Prioritise health and well-being – and that of the children
Our readers have their say on doctors’ advice, the fate of rescue animals, and distance in relationships
With reference to Joan Muwahed’s report Coronavirus: neglecting health during pandemic is 'recipe for disaster', UAE doctors warn (July 5): mental health should be the biggest concern at this point, especially for children. It’s not natural for children not to play outside.
Lamy L, Abu Dhabi
Rescue animals can do with being let in to good homes
With reference to Sarah Maisey’s piece I've fostered more than 50 animals in 13 years and it is my greatest joy (June 28): what a lovely heartwarming article. I loved every sentence, and how she describes with such passion what a wonderful addition a rescue animal is to your life. I hope many other people will allow a rescue animal into their hearts and home. There are so many in need right now.
Lorraine Ludman, Dubai
The new normal for pupils is not without challenges
With regard to Anam Rizvi’s report Coronavirus: Dubai pupils to wear masks during lessons and seats must be 1.5 metres apart when schools reopen (July 5): quite intimidating that there are, in all, 118 protocols to be followed. The dos and don’ts outlined typify the new normal.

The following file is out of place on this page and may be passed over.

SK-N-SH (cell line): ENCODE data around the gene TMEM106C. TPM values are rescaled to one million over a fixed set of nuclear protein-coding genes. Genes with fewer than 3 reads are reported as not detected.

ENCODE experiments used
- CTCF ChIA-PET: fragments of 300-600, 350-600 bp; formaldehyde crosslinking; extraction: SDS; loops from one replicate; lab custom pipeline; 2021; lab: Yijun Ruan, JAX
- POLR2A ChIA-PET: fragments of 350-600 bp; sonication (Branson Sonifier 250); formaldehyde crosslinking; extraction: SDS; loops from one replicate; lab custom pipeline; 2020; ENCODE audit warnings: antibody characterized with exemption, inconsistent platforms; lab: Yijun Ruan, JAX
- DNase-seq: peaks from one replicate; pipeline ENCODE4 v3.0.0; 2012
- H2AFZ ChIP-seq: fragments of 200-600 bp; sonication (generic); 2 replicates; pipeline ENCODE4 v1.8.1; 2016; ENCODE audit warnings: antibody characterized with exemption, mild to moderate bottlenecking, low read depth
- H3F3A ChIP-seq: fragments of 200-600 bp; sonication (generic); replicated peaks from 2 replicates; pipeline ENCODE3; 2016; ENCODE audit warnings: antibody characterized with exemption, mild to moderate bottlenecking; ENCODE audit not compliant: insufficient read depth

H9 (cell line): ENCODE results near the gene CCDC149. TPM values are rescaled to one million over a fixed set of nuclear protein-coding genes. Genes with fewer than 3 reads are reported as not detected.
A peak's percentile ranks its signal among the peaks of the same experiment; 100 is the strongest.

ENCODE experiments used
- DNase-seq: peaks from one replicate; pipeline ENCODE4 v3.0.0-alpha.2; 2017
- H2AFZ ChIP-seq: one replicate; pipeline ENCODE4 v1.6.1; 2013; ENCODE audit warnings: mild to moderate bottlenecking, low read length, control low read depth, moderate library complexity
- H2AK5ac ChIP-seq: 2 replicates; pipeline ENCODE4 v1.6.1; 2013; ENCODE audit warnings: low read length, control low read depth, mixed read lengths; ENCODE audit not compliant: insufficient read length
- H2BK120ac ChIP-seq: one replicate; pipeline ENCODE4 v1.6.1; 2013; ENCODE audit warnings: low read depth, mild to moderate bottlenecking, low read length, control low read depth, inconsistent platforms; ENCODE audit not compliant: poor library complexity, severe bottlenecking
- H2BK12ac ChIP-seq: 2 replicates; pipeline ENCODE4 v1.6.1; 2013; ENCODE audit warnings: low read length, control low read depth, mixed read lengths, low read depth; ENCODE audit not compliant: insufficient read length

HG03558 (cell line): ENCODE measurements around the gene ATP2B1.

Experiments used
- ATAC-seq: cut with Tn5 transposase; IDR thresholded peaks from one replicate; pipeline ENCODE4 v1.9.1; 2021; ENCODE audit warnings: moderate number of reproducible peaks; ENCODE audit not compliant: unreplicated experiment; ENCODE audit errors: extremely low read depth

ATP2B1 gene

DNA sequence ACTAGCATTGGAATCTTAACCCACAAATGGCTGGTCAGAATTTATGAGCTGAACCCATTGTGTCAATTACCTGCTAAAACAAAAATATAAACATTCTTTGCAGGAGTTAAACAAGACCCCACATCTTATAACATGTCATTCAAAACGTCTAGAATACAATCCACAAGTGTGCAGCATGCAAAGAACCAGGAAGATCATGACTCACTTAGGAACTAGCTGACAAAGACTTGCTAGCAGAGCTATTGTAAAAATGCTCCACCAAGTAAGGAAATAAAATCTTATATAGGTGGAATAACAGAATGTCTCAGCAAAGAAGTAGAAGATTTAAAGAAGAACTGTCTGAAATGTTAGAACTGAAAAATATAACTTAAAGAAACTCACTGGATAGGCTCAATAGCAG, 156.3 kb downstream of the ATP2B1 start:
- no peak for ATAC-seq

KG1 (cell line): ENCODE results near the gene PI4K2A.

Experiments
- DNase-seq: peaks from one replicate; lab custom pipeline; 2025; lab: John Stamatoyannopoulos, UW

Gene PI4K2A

Joel Saldanhaa, Abu Dhabi
Important to work on relationships during the pandemic
I write to you in reference to Katy Gillett’s story ‘He’s incredibly supportive’: Jennifer Gates opens up about her relationship with Egyptian showjumper Nayel Nassar (July 1): it is worth reflecting on whether distance during the pandemic has made us distant with our loved ones. It’s a tricky one. The pandemic has affected people differently, the extent of remoteness varying from person to person and how each of us handles our relationships.
Distance affects not only romantic relationships. It can affect friends, siblings, parents, mother-daughter, teacher-students, bonds between colleagues and all those who you can think of right now.
While a little distance has benefits, too much can hamper ties that make your soul happy, your day brighter and keep you going. It’s important to keep up with people, ask about their day but keep expectations at bay. Not everyone always wants to or can talk when you reach out.
Being open and honest helps keep communication real and fosters trust, a very fragile thing. There will always be insecurities but these have to be dealt with maturely. Talk. Focus on nurturing equations that matter to you, no ego, tricks or manipulation. Every relationship has a specific language that helps remove distance. Make every communication count; it is a skill to not be taken lightly.
Lamiya Siraj, Abu Dhabi
Updated: July 7, 2020 09:28 PM